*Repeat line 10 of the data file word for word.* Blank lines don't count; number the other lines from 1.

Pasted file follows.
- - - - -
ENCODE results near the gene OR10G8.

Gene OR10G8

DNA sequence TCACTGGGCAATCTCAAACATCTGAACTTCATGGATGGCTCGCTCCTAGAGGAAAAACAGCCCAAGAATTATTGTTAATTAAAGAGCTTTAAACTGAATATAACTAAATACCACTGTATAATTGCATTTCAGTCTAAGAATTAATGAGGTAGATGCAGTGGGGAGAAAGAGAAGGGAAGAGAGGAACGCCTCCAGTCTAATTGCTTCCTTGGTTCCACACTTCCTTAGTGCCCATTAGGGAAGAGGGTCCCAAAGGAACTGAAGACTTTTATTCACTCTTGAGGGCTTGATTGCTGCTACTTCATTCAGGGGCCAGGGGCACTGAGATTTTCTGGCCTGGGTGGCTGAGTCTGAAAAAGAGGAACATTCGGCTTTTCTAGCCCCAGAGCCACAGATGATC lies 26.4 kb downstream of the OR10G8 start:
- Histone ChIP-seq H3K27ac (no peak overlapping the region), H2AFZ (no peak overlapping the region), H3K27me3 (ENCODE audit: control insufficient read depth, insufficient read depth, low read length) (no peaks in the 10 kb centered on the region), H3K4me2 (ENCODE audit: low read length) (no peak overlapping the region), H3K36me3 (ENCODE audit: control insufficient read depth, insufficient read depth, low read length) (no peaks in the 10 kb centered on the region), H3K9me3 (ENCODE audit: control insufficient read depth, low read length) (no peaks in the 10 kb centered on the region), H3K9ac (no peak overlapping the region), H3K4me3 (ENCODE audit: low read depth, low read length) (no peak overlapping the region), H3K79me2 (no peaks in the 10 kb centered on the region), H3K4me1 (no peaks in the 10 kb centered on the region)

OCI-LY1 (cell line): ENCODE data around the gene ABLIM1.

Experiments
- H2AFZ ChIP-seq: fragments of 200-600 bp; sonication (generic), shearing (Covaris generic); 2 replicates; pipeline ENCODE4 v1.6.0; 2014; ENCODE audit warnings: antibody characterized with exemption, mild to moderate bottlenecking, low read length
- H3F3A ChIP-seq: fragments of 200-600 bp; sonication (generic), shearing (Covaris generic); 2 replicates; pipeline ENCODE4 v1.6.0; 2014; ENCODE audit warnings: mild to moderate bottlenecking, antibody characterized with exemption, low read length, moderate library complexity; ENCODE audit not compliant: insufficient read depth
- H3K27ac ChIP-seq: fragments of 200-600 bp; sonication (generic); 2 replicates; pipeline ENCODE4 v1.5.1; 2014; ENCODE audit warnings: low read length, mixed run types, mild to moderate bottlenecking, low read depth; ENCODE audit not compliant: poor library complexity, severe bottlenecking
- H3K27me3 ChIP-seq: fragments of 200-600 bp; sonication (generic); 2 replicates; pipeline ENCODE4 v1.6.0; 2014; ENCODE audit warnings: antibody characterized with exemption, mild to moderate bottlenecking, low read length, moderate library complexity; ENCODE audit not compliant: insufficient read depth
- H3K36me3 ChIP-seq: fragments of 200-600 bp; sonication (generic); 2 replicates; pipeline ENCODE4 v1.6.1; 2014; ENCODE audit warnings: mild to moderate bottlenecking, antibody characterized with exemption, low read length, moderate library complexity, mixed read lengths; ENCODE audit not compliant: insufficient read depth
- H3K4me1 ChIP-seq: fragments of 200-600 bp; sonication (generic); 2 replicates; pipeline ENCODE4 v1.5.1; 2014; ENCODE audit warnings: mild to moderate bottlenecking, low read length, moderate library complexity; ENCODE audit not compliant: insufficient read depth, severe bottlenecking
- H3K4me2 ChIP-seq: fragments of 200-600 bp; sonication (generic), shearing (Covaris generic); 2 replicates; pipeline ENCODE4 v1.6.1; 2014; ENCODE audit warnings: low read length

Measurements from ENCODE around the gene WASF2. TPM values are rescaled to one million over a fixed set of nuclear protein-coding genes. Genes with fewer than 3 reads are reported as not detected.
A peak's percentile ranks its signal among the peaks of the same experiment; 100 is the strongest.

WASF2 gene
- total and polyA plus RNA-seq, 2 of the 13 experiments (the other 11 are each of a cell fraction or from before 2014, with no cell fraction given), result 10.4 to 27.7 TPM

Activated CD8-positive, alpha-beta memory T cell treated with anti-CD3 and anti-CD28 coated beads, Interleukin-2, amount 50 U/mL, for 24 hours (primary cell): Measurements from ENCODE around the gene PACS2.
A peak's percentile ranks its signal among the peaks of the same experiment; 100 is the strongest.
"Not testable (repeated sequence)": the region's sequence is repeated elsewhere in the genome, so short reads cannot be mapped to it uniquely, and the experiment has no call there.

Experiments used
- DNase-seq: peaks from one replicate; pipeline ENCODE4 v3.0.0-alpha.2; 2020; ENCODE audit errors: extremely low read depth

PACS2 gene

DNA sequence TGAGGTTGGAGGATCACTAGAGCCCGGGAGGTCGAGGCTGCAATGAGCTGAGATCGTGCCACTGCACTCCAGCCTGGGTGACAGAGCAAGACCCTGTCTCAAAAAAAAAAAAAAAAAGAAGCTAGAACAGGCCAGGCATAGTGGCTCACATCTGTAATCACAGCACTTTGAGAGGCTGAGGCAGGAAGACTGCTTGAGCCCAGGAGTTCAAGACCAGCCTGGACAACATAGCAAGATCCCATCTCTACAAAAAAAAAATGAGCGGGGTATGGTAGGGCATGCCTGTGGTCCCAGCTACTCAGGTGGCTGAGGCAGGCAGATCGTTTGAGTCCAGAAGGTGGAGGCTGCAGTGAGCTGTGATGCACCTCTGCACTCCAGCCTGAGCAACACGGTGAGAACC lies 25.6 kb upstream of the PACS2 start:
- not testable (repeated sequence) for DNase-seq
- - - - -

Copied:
- H3K27me3 ChIP-seq: fragments of 200-600 bp; sonication (generic); 2 replicates; pipeline ENCODE4 v1.6.0; 2014; ENCODE audit warnings: antibody characterized with exemption, mild to moderate bottlenecking, low read length, moderate library complexity; ENCODE audit not compliant: insufficient read depth